Contentment, Pentecost 11 (B) – August 5, 2018

Proper 13


[RCL]: Exodus 16:2-4,9-15; Psalm 78:23-29; Ephesians 4:1-16; John 6:24-35

How do we know what is enough?

To any normal member of his kingdom, King David would have looked like a man with enough. And yet, King David was not content. He wanted things that were not his to have. He wanted Bathsheba, although she was married to someone else. He wanted the appearance of innocence, although he was guilty. He wanted the moral righteousness to condemn the evildoer in Nathan’s story, but found out he was the man. The Lord God lists the abundance given to David, but then levels this sentence: You weren’t content with my bounty. You added the sword. You needed to use the sword to be content? Okay, here comes the sword.

In our Gospel, Jesus says that the people follow him because he can feed them more bread, although he has more to offer. He wants them to find contentment in him. What is enough?

Before we come back to that question, let’s go on a journey. Maybe you remember journeys like this one, that sound like this: Are we there yet? I’m hungry! I’m thirsty! He’s bothering me! Why did I even have to come on this stupid trip? Why couldn’t you just leave me at home with my friends? When are we going to get there?

Sound familiar?

Perhaps there are families who do long distance drives in tranquility. Perhaps there are families that actually speak peaceably with one another on road trips without the aid of huge data plans and just sticking their faces down in their phones or tablets. Perhaps there are those among us who have not experienced or delivered this parental admonition: Don’t make me pull this car over.

If you are amongst those who have no experience of car trip discord, congratulations! If not, perhaps this next journey will sound familiar as well.

This one took place much longer ago than the childhood of anyone here today. And it’s much more serious than any family vacation. It’s the journey of the Israelites, recently delivered from slavery in Egypt. But the soundtrack is similar: When are we going to get there? I’m hot. I’m tired. I’m thirsty! I’m hungry! Why did I even have to come on this stupid trip? Why didn’t you just leave us back in Egypt?

In other words, the Israelites are whining. The Hebrew word is sometimes translated “murmur,” but it’s the same thing. And we all know how it sounds.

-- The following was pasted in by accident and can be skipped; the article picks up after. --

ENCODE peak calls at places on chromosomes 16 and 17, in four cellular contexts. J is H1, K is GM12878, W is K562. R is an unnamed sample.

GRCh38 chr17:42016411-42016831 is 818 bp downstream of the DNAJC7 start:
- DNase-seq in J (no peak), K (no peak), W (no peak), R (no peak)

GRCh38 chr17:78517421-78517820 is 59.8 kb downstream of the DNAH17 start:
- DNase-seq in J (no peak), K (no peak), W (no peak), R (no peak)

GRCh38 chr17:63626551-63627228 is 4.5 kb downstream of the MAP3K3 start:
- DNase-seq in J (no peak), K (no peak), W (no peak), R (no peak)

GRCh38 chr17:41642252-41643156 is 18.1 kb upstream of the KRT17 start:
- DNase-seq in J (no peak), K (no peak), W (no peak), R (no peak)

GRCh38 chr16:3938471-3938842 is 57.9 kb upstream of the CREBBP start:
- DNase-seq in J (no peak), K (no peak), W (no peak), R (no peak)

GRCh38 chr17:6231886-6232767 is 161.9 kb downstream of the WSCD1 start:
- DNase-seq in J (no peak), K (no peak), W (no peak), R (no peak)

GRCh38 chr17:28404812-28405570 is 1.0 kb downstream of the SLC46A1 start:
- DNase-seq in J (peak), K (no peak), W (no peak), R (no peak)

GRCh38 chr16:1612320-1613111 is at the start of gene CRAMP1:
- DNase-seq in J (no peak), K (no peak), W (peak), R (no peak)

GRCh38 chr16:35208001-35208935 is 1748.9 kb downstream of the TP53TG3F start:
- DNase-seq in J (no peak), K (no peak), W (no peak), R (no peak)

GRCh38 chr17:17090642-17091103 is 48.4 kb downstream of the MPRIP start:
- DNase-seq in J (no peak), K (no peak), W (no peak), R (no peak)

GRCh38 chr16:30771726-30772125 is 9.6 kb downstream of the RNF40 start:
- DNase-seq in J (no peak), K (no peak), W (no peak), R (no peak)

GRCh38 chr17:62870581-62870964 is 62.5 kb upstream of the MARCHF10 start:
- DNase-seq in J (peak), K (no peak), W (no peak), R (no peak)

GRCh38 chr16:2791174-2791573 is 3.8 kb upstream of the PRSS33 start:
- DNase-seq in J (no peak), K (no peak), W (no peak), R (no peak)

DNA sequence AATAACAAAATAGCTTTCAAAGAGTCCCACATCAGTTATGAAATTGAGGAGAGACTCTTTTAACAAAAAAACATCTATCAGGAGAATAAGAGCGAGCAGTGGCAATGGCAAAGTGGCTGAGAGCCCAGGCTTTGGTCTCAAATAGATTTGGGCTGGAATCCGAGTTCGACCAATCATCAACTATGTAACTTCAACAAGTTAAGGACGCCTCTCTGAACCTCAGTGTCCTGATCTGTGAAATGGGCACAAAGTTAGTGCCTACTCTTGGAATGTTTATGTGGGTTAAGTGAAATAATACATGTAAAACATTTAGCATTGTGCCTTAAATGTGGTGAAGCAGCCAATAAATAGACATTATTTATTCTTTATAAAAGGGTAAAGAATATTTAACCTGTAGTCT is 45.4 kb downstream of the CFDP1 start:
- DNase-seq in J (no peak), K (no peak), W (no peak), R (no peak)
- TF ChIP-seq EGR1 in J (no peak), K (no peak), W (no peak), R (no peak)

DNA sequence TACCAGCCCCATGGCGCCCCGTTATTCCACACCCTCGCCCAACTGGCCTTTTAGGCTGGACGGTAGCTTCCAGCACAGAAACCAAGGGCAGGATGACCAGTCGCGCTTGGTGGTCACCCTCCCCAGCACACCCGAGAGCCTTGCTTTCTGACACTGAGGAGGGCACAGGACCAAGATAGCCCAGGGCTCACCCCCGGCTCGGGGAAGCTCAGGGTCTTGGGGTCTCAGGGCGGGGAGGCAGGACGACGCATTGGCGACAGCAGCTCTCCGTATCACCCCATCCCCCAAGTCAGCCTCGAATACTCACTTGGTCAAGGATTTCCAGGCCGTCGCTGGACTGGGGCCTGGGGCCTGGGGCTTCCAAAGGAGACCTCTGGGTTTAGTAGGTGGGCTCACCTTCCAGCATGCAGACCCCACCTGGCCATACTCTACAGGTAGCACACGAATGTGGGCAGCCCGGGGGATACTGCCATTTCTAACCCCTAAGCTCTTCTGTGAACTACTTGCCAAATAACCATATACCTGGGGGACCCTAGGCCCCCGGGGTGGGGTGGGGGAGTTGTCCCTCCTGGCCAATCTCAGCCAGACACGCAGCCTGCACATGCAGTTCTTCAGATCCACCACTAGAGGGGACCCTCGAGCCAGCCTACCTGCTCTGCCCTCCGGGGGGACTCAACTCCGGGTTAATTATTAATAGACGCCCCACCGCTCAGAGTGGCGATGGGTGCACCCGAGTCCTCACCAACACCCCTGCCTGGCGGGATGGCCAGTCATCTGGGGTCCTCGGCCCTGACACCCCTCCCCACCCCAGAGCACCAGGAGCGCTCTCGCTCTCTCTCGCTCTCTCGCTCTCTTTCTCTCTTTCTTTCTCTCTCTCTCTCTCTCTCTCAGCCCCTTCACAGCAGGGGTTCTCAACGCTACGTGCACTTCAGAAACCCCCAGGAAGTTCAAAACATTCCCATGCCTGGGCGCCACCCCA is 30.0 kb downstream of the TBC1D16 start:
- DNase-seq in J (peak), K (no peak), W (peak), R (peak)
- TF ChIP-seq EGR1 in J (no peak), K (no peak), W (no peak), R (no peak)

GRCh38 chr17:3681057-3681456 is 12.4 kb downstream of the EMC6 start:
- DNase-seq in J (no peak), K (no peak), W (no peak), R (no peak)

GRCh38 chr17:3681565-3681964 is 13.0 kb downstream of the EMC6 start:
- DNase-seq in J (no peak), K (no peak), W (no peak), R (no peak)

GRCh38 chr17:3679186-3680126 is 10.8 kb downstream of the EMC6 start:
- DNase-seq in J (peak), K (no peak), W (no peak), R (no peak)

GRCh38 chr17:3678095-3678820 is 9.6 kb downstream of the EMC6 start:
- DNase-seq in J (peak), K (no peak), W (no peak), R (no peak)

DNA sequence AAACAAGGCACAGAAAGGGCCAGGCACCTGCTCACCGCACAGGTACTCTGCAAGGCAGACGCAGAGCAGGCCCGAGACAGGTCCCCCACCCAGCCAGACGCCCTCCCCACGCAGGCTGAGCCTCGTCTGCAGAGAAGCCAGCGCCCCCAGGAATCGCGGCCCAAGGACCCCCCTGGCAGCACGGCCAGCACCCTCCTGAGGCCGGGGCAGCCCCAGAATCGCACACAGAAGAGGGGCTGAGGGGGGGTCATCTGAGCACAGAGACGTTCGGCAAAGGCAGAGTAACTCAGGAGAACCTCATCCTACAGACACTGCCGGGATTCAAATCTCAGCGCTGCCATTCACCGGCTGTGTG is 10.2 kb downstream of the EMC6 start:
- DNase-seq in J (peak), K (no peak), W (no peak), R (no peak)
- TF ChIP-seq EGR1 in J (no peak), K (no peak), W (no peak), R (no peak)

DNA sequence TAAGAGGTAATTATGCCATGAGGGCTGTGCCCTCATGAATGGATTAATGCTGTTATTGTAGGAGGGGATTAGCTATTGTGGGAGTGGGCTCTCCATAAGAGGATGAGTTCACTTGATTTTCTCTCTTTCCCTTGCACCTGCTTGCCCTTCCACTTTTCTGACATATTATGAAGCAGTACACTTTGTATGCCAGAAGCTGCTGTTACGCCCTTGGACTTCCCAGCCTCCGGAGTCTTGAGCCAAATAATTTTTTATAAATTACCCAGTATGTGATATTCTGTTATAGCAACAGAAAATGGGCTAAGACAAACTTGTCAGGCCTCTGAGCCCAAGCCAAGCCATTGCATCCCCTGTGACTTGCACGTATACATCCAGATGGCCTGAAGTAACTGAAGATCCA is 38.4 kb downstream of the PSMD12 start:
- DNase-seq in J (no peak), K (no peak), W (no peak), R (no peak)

The Israelites have been out of Egypt for all of two months. They have been, fairly recently, delivered from a truly bad situation, an unjust situation, a miserable situation. They were slaves in Egypt. Without dignity, without self-determination, treated as property, they cried out to God. God heard them, delivered them from the Egyptians, brought them in safety to freedom. And now they are in that middle place, the wilderness: no longer in bondage to Pharaoh and the Egyptians, not yet in the promised land. They are fairly new at freedom and they are finding it a challenge.

The people are hungry, and they turn on Moses and Aaron, who are probably hot and tired and hungry too, and wishing the GPS weren’t sending them on such a roundabout route. (Really? Are you sure this is the road?)

The people whine, but more than the annoying sound of the whining, it’s the irrational content that is stunning. “Moses, did you bring us out here to starve us to death? If only we were back in Egypt! Sure, we were slaves there, abused, no better than pieces of property to the Egyptians, but at least they fed us! You don’t love us. Why did we even have to go on this stupid trip?”

Freedom is a challenge. For one thing, instead of just being told what to do all the time, they have to learn a new skill. Complaining they’ve got down cold. Now they have to learn to trust. They have to learn to trust God. They have to learn to open their eyes and hearts and learn a new way of being in the world. They have to learn how to live with contentment.

Now, they were right to be discontent with their old situation. We are never supposed to be content with injustice, with inhumane treatment of anyone. We are never supposed to be content with abuse, cooperation with evil. But here they were, free! But so far away from contentment. It’s like they carried their discontentment with them, dwelling within it like it’s a shelter, like it’s a tent.

That’s the thing about tents—they’re portable. So you can change your setting, your campsite, your whole surroundings and situation, and you can still be hauling around your same old tent. You can still be setting up your same old tent and crawling into your same old tent at night and waking up in your same old discontent, and wondering why things still look bleak and miserable.

Remember those old canvas tents some of us grew up with? The ones that got that musty smell and if you leaned up against them in the middle of the night, that’s where the moisture would come in? Or if it rained, the rain would find the low point on the canvas to come through, and you would wake up in the middle of the night, with water dripping on you from the ceiling? You are free to still be hauling around one of those old canvas tents if you want, but here’s good news: they make new ones now that don’t leak, that don’t smell musty, that are easier to set up and take down, and are lighter weight. But it’s up to you which kind of tent you want to use as your dwelling. Contentment or discontentment?

We aren’t so different from the Israelites, right? Ever stay in a bad situation because it’s easier to stay with the devil you know? Ever settle for less than you could be doing because, well, it’s not great, but it’s tough to make a change, and, truth be told, complaining about it is easier than changing?

The Israelites had just been brought through a huge change. And it was time to learn a new skill. Trust in God.